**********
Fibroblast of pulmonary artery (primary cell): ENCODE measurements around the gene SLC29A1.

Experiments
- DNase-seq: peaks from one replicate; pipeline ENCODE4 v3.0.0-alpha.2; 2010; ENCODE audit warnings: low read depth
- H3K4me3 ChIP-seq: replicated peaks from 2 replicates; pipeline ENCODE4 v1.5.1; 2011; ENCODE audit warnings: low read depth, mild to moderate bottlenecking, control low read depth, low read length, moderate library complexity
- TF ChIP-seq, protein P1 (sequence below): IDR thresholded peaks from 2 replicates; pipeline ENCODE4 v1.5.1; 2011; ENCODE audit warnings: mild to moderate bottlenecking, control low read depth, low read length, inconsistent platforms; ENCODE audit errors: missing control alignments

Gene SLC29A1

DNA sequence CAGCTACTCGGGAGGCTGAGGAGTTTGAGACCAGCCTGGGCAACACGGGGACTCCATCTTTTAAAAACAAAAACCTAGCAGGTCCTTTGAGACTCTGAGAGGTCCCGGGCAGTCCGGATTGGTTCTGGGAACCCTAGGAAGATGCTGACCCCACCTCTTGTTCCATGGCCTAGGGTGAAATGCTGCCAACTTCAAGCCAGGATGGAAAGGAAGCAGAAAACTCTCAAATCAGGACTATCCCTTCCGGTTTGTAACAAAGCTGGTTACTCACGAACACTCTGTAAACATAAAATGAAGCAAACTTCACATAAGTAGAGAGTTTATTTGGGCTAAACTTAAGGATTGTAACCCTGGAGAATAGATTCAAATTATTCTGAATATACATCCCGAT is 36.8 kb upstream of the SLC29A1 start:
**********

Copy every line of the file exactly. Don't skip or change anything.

Fibroblast of pulmonary artery (primary cell): ENCODE measurements around the gene SLC29A1.

Experiments
- DNase-seq: peaks from one replicate; pipeline ENCODE4 v3.0.0-alpha.2; 2010; ENCODE audit warnings: low read depth
- H3K4me3 ChIP-seq: replicated peaks from 2 replicates; pipeline ENCODE4 v1.5.1; 2011; ENCODE audit warnings: low read depth, mild to moderate bottlenecking, control low read depth, low read length, moderate library complexity
- TF ChIP-seq, protein P1 (sequence below): IDR thresholded peaks from 2 replicates; pipeline ENCODE4 v1.5.1; 2011; ENCODE audit warnings: mild to moderate bottlenecking, control low read depth, low read length, inconsistent platforms; ENCODE audit errors: missing control alignments

Gene SLC29A1

DNA sequence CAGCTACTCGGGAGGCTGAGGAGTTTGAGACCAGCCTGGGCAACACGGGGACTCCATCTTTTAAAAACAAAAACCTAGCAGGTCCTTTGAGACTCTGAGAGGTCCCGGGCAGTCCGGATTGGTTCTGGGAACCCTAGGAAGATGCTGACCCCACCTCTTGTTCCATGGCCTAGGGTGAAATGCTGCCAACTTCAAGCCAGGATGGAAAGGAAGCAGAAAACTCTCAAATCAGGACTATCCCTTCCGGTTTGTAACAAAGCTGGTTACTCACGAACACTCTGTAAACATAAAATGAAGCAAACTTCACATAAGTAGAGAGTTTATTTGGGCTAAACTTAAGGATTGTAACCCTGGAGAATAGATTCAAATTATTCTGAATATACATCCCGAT is 36.8 kb upstream of the SLC29A1 start: